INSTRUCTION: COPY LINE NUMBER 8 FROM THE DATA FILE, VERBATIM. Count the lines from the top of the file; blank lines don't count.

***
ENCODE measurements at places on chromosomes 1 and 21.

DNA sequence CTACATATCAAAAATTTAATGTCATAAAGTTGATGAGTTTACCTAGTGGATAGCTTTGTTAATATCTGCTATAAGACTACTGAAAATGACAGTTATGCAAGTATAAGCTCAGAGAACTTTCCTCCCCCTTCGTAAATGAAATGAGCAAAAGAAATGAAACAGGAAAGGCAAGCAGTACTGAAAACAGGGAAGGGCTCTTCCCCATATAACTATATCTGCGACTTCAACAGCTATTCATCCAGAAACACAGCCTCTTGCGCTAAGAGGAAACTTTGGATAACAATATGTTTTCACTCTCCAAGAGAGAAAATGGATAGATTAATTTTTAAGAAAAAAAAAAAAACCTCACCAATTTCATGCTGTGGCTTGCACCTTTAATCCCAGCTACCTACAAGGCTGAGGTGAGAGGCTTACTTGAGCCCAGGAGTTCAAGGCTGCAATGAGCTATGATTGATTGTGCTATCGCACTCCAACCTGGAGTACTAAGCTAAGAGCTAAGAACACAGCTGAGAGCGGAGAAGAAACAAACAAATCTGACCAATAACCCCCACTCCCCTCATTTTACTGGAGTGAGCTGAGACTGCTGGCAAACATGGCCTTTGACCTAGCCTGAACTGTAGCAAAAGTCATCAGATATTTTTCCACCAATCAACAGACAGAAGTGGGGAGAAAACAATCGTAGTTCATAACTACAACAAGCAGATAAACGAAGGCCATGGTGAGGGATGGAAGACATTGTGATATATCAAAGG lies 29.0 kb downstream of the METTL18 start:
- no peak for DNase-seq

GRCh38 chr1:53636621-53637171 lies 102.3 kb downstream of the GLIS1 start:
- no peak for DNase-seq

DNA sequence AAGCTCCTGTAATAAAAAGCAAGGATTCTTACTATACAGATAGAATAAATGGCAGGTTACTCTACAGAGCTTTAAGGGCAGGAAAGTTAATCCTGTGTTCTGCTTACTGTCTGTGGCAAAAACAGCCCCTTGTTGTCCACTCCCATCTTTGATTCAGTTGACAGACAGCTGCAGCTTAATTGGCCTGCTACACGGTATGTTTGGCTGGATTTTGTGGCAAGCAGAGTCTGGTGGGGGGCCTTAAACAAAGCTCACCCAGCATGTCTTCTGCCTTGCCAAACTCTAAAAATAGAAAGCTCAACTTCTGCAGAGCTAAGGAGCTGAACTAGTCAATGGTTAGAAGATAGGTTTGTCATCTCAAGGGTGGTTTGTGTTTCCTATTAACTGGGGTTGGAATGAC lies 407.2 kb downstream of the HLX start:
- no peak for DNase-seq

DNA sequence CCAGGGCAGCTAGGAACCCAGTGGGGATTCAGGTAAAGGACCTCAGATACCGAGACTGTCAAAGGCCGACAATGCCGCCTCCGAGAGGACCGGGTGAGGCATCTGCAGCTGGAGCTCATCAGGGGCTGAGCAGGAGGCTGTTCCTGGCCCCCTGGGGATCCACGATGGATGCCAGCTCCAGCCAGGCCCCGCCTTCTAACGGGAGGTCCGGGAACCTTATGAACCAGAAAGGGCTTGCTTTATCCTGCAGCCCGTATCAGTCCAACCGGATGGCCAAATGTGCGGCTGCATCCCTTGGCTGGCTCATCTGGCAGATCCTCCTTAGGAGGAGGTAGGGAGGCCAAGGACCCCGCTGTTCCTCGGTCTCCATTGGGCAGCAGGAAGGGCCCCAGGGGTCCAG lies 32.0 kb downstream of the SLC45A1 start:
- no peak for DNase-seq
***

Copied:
DNA sequence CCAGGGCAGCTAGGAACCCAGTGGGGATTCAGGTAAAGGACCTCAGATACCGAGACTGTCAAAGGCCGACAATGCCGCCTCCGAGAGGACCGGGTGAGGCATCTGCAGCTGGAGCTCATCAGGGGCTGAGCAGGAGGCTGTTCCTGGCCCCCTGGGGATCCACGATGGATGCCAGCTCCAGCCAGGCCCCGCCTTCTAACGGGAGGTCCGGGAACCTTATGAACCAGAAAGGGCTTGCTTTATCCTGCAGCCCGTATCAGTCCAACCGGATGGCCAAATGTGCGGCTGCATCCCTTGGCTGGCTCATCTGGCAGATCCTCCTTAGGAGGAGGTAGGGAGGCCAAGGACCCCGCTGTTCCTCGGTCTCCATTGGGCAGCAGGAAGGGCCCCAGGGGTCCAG lies 32.0 kb downstream of the SLC45A1 start: